The U.S. Consumer Financial Protection Bureau is suing Navient Corp., the nation's largest student loan servicer, accusing it of "systematically and illegally failing borrowers at every stage of repayment," according to a press release from January 18. The CFPB is asking Navient to compensate the borrowers the agency says were harmed.
Among other things, the CFPB alleges that since at least January 2010, Navient misallocated payments, steered struggling borrowers toward multiple forbearances instead of income-driven repayment plans, and provided unclear information about how to re-enroll in income-driven repayment plans and how to qualify for a co-signer release.
Navient denied the CFPB's allegations in a statement the same day the suit was announced, saying they are false and politically motivated. The student loan giant, which broke off from Sallie Mae Bank, one of the largest lenders of private student loans, in 2014, currently services more than $300 billion in federal and private student loans for more than 12 million borrowers.
The Illinois and Washington attorneys general also filed suits against Navient on January 18. Navient said in subsequent statements the same day that allegations by the Illinois and Washington attorneys general were also politically driven and "unfounded."
"Time will tell" what impact these lawsuits have on borrowers, says Betsy Mayotte, director of consumer outreach and compliance at American Student Assistance, a nonprofit that helps students pay for college. But regardless of outcomes, borrowers should regularly check their student loan accounts to make sure their loans are being serviced correctly, she says.
How to check if Navient is your loan servicer
The Department of Education is the lender for all federal student loans, but it contracts with private, third-party companies, including Navient, to handle loan servicing. Log on to the Federal Student Aid website to find your federal loan servicer. In addition to Navient, other major federal loan servicers include FedLoan Servicing, Great Lakes Higher Education Corporation & Affiliates and Nelnet.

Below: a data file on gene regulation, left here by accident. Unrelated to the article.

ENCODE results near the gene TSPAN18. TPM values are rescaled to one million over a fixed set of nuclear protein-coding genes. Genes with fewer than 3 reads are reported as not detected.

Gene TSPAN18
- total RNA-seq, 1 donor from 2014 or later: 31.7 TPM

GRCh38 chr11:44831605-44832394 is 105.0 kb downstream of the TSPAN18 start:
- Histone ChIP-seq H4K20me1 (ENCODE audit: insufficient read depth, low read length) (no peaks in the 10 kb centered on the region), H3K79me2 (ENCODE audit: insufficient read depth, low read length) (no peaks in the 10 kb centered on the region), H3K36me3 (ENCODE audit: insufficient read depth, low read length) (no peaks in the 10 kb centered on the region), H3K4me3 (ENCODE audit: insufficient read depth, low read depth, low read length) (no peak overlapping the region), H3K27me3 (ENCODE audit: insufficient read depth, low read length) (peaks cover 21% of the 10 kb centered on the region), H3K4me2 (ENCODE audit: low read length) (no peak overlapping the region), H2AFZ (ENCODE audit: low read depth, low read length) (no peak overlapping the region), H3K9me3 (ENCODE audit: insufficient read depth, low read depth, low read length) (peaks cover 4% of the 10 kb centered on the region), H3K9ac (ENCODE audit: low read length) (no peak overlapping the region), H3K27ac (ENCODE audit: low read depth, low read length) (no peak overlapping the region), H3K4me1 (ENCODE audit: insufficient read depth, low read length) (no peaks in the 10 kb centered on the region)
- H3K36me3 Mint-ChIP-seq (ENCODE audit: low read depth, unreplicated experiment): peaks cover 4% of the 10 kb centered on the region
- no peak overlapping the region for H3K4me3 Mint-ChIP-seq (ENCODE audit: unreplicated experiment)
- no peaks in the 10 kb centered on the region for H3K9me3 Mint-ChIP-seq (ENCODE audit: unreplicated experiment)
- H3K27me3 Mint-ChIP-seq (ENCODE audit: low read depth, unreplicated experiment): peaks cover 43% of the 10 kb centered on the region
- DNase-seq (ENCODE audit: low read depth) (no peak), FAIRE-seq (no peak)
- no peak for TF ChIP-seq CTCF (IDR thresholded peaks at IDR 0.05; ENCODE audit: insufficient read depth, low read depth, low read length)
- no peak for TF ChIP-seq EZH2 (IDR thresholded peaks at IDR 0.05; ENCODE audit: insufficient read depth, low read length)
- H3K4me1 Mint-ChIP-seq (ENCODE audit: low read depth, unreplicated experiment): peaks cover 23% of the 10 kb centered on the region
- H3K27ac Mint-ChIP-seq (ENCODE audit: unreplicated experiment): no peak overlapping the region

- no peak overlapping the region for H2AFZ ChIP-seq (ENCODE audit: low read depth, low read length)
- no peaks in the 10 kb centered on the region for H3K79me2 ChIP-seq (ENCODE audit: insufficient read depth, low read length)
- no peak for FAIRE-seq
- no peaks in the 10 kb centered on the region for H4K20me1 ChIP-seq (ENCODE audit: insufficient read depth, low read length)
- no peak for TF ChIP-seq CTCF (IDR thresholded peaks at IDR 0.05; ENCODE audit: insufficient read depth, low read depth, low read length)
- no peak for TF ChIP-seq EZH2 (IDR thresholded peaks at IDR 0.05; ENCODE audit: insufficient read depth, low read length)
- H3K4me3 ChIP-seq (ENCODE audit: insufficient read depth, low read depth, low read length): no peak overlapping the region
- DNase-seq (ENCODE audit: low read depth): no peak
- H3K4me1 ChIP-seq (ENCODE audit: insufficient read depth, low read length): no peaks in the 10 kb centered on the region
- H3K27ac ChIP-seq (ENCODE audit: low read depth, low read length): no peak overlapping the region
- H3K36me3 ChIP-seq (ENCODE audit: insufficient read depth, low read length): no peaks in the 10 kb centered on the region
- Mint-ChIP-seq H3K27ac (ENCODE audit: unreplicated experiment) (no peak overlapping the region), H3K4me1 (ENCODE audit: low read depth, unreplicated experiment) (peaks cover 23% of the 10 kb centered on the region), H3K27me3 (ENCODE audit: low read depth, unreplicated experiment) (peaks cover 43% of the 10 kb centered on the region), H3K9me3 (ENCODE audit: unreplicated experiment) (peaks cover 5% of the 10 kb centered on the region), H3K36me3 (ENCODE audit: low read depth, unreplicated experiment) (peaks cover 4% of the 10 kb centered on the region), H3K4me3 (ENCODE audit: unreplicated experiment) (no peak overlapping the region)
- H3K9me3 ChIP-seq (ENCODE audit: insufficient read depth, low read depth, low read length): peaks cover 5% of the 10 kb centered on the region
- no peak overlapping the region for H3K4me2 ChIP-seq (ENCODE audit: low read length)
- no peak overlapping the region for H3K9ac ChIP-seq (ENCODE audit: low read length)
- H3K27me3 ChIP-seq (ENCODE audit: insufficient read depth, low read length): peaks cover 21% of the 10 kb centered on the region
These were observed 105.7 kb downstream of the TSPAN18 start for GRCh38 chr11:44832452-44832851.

What to do if you're frustrated with your student loan servicer
It is possible to switch student loan servicers through federal consolidation or student loan refinancing. But you shouldn't consolidate or refinance solely to switch servicers because there are potential risks associated with each, says Adam Minsky, a Boston-based lawyer specializing in student loans. Also, there's no guarantee you'll be better off with a different servicer.
"The other servicers aren't exactly rainbows and sunshine," Minsky says.
Check your credit report for errors
Get up to speed on your repayment options
- Income-driven repayment plans can lower your monthly federal student loan payments by capping your payment at a percentage of your income. They also offer loan forgiveness after you make on-time payments for 20 or 25 years, depending on the plan.
- Student loan forgiveness programs, such as Public Service Loan Forgiveness, can relieve your federal student loan debt if you work for a certain type of employer and make on-time payments for a certain period of time.
- Federal consolidation doesn't lower your monthly payments or save you money, but it's sometimes necessary to do in order to qualify for income-driven repayment or a forgiveness program. Consolidating is frequently confused with student loan refinancing, which is a way to save money on interest by getting a lower rate.
Watch out for companies that charge fees for help
If your servicer isn't answering your student loan questions, reach out to the Department of Education or your state's attorney general's office for help.
The article "Feds Sue Student Loan Giant Navient: What Borrowers Need to Know" was originally published on NerdWallet.